I always wanted to be a librarian, and now that I think of it, I kind of am. I have my library of zines and a plethora of letters and mail art from the era that I would most want to curate. Now I just need to find a way to share them.

I can share some here. I’ve spent my spare time today sorting through letters that I have in a box – mostly from around 1990-1994.

I’m pretty sure I have a box of letters that span the mid-late-80’s. At least I HOPE I do. I HOPE it didn’t get thrown away.

I will forever remember the box of mail and zines I left behind because it wouldn’t fit into my car when I moved out of the house on 49th street in a big hurry. I will always wonder what little pieces of my past remained behind in that box.

I’ve culled through letters several times, though. Tossing those that were inconsequential. Keeping those from people I really cared about. Looking back at them, I see so much I didn’t see then.

What remains is loveliness from all corners of the earth. From dear friends in IL, GA, MI, CA, CO…not to mention Finland, Denmark, England.

The perpetually-incarcerated artist/bankrobber.

The octogenarian poet from New York.

The crazy beatnik from Albuquerque who sent risque photo postcards. The shy young woman who sent artwork and poetry to me, tentatively.

The boy with a crush on me that I completely ignored due to my tendency to remain oblivious to such things. The junkie cartoonist from New York.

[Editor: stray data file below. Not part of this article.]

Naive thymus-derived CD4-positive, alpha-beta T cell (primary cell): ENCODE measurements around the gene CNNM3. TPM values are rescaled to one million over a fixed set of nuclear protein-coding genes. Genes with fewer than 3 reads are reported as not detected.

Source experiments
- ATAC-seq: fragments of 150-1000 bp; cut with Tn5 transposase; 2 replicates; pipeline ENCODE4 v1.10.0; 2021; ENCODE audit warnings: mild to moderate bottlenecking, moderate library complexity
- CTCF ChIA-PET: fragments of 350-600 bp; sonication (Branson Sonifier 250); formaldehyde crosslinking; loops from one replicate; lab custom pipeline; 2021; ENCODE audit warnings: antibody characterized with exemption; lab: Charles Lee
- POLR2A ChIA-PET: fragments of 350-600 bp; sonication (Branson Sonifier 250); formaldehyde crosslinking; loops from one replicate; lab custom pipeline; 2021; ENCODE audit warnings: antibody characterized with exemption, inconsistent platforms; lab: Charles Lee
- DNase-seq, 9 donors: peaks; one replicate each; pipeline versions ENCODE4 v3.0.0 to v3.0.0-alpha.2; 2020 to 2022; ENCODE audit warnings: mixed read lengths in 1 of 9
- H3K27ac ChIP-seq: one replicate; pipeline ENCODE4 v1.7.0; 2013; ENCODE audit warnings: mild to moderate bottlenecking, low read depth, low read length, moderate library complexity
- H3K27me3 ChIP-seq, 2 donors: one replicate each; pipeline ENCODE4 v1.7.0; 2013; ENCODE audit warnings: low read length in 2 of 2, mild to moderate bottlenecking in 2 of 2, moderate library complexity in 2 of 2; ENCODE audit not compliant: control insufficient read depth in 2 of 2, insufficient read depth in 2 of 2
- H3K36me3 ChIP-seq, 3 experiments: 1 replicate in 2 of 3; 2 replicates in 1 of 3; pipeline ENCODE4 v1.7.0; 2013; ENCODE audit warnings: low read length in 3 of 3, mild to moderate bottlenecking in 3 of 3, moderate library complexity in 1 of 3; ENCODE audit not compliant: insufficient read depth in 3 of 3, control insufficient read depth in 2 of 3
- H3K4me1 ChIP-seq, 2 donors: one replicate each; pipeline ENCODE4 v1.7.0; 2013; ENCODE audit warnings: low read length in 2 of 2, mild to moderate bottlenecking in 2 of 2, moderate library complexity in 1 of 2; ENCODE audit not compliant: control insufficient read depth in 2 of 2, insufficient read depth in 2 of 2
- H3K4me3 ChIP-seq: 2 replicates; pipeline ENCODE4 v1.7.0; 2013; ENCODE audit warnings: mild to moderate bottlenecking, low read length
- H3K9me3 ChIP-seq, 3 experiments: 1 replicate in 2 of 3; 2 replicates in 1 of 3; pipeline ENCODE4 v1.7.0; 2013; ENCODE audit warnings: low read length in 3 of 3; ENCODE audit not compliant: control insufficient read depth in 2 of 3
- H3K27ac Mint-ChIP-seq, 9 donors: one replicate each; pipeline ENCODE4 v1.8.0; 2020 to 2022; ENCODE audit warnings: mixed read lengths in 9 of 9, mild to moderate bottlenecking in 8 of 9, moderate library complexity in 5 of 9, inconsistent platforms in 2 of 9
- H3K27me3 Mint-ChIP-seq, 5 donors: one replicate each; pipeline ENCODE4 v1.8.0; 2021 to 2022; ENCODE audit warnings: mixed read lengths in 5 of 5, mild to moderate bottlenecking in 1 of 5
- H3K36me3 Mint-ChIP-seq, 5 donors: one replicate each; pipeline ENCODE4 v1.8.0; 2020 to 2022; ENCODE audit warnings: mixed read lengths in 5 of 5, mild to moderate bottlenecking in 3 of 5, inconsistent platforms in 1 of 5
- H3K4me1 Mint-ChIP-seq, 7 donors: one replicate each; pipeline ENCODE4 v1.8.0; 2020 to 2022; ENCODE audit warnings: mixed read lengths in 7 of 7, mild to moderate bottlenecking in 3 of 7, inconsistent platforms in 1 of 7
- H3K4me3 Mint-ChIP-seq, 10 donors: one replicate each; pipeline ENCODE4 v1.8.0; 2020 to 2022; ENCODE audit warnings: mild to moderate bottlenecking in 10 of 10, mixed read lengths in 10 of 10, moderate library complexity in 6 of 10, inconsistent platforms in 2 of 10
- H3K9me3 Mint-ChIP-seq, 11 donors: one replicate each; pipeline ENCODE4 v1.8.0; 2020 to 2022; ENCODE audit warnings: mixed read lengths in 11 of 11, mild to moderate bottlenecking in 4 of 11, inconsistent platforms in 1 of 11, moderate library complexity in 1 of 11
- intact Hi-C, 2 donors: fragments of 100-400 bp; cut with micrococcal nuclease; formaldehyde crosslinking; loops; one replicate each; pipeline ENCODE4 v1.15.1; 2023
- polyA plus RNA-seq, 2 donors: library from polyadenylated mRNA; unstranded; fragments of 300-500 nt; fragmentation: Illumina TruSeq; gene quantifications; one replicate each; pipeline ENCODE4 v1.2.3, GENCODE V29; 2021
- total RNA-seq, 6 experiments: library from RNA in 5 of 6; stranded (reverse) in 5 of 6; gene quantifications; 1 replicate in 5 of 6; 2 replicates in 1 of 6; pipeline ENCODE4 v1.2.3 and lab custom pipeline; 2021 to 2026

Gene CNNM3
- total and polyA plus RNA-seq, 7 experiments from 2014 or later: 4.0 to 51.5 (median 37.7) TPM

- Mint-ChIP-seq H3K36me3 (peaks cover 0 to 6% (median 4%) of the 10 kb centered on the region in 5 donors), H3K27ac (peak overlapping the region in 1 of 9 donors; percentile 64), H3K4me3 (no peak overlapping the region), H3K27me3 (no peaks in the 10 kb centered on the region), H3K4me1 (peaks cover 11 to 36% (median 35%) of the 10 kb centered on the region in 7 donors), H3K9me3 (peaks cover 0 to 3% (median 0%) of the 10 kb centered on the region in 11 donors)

All, all, all committing paper to pen several times a month. So many letters that began with “I’m sorry it’s taken me so long to get back to you.” and “It was great to finally hear from you!”

I had their addresses memorized. Or, at least, their zip codes. I still think about them when I hear people say they are from some obscure town that someone I once knew hailed from. Midland, Michigan. Appleton, Wisconsin. Yellow River, Ohio. Fair Oaks, California. I would grow to love the way they shaped their letters and the pattern of punctuation the way most would love a face or a particular accent.

When I was in high school, I would frequently make my mother call me in sick so I could spend the day in my pajamas, answering mail. Writing letters. Waiting waiting waiting for the thick bundle of mail to drop between the screen door and the wooden door because there was too much to fit in the mailbox.

And there was mail art. Interesting envelopes. Who knows what mail I never received because of the container that held it.

Yesterday, I was thinking that my friend P is the kind of adult I always thought was cool when I was younger. Unassuming, and cool as shit. Today, glancing through this bit of my history, I realize – I am exactly the kind of adult that I wanted to be. And THAT is pretty damn cool.